by John Schwarz at the Intercept
Politico recently ran a fantastic historical profile of journalist Theodore H. White by the writer Scott Porch. White invented the genre of modern presidential campaign books with The Making of the President, 1960 (and then 1964, 1968 and 1972).
The 1960 version, which won a Pulitzer Prize and sold four million copies, describes John F. Kennedy as a “forlorn and lonesome young man … lithe as an athlete … handsome and tired, with just a fleck of gray now in his glossy brown hair” who “baffled” the “old-line politicians of Tammany.” Then after Kennedy was assassinated, White helped Jackie Kennedy create the “Camelot” myth of his presidency.
In other words, White publicly took the stance that U.S. politicians and politics were just super. This is from the first pages of The Making of the President, 1960:
I owe two general acknowledgments:
First, to the politicians of America — men whom I have found over the long years the pleasantest, shrewdest and generally the most honorable of companions …
Second, I must thank my comrades of the press — whose reporting at every level of America politics purifies, protects and refreshes our system from year to year.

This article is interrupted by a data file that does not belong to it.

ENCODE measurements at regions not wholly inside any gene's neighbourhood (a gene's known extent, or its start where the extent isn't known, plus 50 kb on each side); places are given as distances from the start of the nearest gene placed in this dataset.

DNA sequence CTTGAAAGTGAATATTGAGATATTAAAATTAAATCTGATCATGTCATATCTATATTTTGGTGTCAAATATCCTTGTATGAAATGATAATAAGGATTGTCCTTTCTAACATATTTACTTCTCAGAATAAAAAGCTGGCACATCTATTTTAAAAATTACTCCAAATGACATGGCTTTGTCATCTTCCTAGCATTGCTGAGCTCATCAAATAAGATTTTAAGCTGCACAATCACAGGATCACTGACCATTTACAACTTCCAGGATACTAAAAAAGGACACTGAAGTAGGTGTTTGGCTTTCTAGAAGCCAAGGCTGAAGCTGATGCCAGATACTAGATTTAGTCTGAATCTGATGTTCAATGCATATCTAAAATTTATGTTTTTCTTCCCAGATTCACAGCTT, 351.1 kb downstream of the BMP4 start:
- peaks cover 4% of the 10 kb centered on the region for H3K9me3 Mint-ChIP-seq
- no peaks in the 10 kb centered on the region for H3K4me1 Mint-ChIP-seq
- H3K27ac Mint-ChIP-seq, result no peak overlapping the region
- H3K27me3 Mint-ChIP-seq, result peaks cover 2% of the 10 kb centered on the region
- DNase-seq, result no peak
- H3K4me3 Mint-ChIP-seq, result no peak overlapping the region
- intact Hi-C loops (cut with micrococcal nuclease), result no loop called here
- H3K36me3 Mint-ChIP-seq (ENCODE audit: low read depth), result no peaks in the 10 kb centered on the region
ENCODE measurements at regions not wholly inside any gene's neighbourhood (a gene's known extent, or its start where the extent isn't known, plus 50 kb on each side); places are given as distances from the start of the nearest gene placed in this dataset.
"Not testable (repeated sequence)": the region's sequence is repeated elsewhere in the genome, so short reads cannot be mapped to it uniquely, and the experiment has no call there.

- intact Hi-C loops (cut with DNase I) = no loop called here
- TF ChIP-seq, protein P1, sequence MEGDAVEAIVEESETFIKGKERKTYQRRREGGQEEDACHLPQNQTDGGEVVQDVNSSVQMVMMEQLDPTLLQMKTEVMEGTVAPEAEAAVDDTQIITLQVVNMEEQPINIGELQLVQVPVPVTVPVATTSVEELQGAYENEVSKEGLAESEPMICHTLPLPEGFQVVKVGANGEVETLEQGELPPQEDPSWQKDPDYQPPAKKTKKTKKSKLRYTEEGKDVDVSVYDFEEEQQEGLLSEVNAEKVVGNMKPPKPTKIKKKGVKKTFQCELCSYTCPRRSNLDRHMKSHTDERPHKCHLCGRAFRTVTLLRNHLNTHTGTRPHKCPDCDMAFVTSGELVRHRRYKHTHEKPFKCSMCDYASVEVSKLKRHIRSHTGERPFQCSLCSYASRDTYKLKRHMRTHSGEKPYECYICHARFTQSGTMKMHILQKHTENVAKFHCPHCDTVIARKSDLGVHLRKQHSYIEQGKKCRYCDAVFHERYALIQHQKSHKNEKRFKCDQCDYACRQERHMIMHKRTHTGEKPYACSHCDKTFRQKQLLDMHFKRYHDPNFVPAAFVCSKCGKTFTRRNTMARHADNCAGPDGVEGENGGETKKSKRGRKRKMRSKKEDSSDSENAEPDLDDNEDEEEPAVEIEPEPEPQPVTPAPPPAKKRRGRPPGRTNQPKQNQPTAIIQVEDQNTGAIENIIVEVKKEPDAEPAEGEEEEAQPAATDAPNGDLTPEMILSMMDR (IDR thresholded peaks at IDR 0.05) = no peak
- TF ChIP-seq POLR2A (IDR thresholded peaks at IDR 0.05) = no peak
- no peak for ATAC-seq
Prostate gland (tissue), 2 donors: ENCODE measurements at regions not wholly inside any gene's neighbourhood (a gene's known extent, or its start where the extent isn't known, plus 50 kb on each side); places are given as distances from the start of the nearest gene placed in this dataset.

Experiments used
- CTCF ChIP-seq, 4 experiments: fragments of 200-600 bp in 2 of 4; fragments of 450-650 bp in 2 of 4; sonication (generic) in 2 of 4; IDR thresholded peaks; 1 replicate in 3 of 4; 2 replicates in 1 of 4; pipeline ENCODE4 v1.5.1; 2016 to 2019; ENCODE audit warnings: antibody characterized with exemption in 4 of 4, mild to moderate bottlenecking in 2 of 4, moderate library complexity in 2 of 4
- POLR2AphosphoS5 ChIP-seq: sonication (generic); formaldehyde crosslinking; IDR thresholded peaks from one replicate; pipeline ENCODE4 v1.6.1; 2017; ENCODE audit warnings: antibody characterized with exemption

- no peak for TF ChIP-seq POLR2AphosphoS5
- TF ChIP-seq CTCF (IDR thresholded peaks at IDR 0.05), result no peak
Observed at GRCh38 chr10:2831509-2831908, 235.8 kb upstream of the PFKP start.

But what did White think about U.S. politics in private? See if you can spot the subtle difference between White’s public statements and this letter he wrote to a close friend on August 31, 1960 during the Kennedy-Nixon campaign:
… it is all fraudulent, all of it, everywhere, up and down, East and West. The movies, radio and state and books and TV — all of them are fraudulent; and the foundations and universities and scholars, they are all fraudulent too; and the executives and the financiers … and the Commissars and the Krushchevs and the Mao Tze-tungs, they are fraudulent equally; it is all a great game; and there are two dangers in this great game: first, the fraudulent people come to believe their own lies, they come to have faith in their fraud; and second, underneath it all, because people are fundamentally good, they come to realize that we live in lies and the people get angrier and angrier and they may explode.
The scenery of politics is ridiculous, absolutely ridiculous. Yet I must report all this as serious. This is the strain on me. That I must be serious, and I must exhaust myself trying to find out what is true and what is fraud and yet, even after I know, I must take them both seriously and write of them both as if I did not know the true distinctions between them.
(Thanks to Porch, who quotes some of the 1960 letter, for sending me the whole thing.)
(This post is from our blog: Unofficial Sources.)